The bicycle catalyzed development of the car. A number of technical advances essential to the fledgling automobile industry, from pneumatic tires and ball bearings to factory-scale production en­gineering and a functional network of paved urban roads, owe their emergence to bicycles. No less important, the bicycle’s ethos of independent, self – guided travel helped to split open the railroad-based paradigm of travel as mass transport along a fixed linear track.

But once the car took hold, it imposed its own ideology, one antithetical to bicycles. For one thing, cars used the same roads as did bicycles (the very roads that were paved as a result of bicyclists’ campaigning), and through incessant noise and fumes, superior speed, and sheer physical force, cars literally pushed bicyclists aside. What is more, as recounted by social historian Wolfgang Sachs, the engine-driven car proved to be a more alluring cultural commodity than did the self-propelled bicycle. Although the bicycle leveraged bodily energy and broadened the individual’s arena of direct activity many times over, the substitution of mechan­ical power for muscular exertion conveyed a sense of joining the leisure class and became equated with progress.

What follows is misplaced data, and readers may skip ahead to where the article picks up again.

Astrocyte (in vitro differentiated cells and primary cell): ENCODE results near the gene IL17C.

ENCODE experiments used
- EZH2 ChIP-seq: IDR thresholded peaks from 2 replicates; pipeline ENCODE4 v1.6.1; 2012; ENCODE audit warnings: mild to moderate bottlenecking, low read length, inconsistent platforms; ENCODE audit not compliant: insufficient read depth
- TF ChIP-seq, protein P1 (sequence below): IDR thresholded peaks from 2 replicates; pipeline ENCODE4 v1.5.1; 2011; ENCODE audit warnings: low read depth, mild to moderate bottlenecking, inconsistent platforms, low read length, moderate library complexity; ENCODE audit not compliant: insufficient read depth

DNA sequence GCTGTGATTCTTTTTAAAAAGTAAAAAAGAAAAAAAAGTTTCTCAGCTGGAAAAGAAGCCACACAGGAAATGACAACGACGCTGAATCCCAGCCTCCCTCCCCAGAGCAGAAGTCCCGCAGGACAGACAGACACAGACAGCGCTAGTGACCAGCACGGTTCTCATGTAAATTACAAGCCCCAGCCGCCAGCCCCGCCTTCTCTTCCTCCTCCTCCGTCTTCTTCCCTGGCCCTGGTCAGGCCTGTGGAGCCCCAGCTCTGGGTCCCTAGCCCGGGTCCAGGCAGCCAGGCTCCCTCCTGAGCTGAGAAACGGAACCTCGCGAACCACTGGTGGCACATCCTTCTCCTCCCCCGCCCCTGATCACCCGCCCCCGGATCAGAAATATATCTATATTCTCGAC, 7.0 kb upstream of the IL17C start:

Thus, the bicycle’s ‘‘defect of physicality,’’ as Sachs termed it, put it at a disadvantage compared with the new technologies of internal combustion, electric motor drive, and flying machines. Rather than defend their right to cycle, the masses aspired to abandon the bicycle in favor of the auto. And abandon it they did, as fast as rising affluence and the advent in 1908 of the mass-produced, affordable car, Henry Ford’s Model T, permitted. Although reliable data are lacking, by the end of the 1920s, bicycles probably accounted for only 1 to 2% of U. S. urban travel, an order-of-magnitude decline in just a few decades.

A similar devolution occurred in Europe during the long boom after World War II, albeit less steeply and with important exceptions. However, even now, bicycles outnumber cars by a two-to-one margin around the world, primarily due to economics. Cars cost roughly 100 times as much to buy as do bicycles and require fuel as well as maintenance, putting them out of reach of a majority of the world’s people.

Updated: September 27, 2015 — 7:37 am